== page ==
Cleveland-Cliffs Inc.'s CEO, Lourenco Goncalves, openly challenges United States Steel Corp.'s decision to opt for a $14.1 billion takeover by Japanese giant Nippon Steel Corp. over his company. Goncalves accuses US Steel of a severe miscalculation, asserting that their intent is to "break the backs" of the United Steelworkers union. The clash, marked by political attention and national security concerns, unfolds amidst a bidding war that positions Cliffs's offer as a more valuable proposition for US Steel shareholders, reports Bloomberg.
In the unfolding drama of the steel industry, the CEO of Cleveland-Cliffs, Lourenco Goncalves, has lifted the curtain on a contentious episode, the loss of a bidding war against Japanese heavyweight Nippon Steel Corp. for the acquisition of United States Steel Corp. Goncalves, known for his brash demeanor, minced no words in criticizing the $14.1 billion deal, labeling it a severe miscalculation on the part of US Steel.
In a recent analyst call, Goncalves's impassioned and matter-of-fact tone resonated as he accused US Steel of harboring intentions to "break the backs" of the influential United Steelworkers union. The CEO contends that Cleveland-Cliffs' offer presented a larger value proposition to US Steel shareholders than what a government filing reflected, injecting fuel into the already intense scrutiny surrounding the deal.
Goncalves's remarks, delivered just over a month after the announcement of the deal, underscore the depth of the animosity between the two steel giants. The agreement, poised to birth the world's second-largest steel company, has not only garnered political attention but has also drawn concerns over national security and the fate of unionized steel jobs. Allies of President Joe Biden have urged a reevaluation of the deal, citing potential risks.
“Their board did not want to sell to Cliffs. Period. Full stop,” asserted Goncalves, suggesting a singular focus by the US Steel board on undermining the United Steelworkers. The CEO contends that the board was resolute in its determination to sell to a foreign company, despite potential consequences.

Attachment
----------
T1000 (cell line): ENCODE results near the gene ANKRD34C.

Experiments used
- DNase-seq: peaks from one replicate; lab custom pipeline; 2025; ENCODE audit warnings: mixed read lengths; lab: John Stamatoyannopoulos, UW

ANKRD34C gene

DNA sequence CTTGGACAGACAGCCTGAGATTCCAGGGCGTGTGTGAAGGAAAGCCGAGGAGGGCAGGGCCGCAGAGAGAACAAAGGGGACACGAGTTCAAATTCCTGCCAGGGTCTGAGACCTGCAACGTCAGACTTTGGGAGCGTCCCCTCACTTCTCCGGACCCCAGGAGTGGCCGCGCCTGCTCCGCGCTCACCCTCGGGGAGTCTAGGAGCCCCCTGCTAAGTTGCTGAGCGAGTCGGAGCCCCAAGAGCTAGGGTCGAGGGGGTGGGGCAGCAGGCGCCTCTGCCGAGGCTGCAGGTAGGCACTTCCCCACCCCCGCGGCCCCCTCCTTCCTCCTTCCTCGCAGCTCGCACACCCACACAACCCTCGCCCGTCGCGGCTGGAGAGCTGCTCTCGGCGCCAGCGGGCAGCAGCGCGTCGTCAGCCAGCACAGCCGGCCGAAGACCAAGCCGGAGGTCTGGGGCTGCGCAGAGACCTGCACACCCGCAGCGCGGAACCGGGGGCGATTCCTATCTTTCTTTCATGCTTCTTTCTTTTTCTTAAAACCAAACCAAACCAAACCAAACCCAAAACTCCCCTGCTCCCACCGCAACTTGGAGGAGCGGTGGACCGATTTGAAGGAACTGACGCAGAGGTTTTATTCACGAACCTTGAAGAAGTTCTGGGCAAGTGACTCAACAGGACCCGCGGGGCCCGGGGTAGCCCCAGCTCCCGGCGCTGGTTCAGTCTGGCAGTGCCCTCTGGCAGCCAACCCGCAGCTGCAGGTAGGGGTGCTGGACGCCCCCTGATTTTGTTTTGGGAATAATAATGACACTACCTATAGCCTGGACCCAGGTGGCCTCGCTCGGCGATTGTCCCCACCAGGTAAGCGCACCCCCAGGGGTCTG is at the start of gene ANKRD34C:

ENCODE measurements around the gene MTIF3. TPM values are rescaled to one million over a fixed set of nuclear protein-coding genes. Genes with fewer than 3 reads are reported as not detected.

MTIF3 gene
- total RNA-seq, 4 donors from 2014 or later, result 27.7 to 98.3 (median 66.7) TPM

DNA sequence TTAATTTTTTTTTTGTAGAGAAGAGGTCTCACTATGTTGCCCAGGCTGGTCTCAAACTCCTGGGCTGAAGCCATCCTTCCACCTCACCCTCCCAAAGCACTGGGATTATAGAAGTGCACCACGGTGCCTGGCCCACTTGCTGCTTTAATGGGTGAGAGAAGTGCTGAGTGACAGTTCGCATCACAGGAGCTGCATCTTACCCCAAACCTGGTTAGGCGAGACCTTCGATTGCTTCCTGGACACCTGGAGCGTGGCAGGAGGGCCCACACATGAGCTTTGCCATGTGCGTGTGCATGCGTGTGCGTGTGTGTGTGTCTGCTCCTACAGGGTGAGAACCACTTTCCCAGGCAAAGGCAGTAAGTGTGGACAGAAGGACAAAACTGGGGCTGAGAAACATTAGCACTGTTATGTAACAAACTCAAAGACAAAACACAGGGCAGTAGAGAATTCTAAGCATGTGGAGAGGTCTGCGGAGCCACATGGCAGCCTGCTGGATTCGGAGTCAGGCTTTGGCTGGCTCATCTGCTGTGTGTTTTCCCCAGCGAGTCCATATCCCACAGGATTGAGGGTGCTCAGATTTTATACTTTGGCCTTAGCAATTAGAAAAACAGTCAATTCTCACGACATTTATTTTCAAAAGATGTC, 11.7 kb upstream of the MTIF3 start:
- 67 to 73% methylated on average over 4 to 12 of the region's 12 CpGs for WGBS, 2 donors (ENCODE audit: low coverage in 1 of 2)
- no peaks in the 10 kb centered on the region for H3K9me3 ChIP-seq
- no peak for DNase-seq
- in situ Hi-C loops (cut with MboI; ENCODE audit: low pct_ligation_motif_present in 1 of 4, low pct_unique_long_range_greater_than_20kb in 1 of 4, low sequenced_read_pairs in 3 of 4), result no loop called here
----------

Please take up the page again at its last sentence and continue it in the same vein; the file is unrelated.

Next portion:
The United Steelworkers, a potent force in American politics, has consistently opposed the deal. Nippon Steel's failure to provide necessary information to the union has further fueled tensions. While the steelworkers may lack the authority to block the deal directly, their influence in crucial swing states amplifies their significance in the political arena.
Goncalves also contends that both Nippon Steel and US Steel underestimated the risks associated with the Committee on Foreign Investment in the United States (CFIUS) review. A government filing revealed key negotiation points between US Steel and Nippon Steel related to CFIUS approval, indicating the underestimated complexity of the regulatory landscape.
Despite the setback, Goncalves remains defiant, stating that the final chapter of the saga is yet to be written. He accuses the US Steel board of an overreaction to potential antitrust regulatory risks associated with Cliffs, while simultaneously underappreciating the risks related to the CFIUS review.
The unfolding clash between Cleveland-Cliffs and United States Steel, intensified by Nippon Steel's entrance, reveals a saga rife with tension and strategic maneuvers. CEO Lourenco Goncalves's vocal critique sheds light on the intricacies of the steel industry, where board decisions, political influence, and regulatory scrutiny intersect. As the drama continues, questions linger about the true motivations behind the chosen path and the potential reverberations for shareholders and workers alike.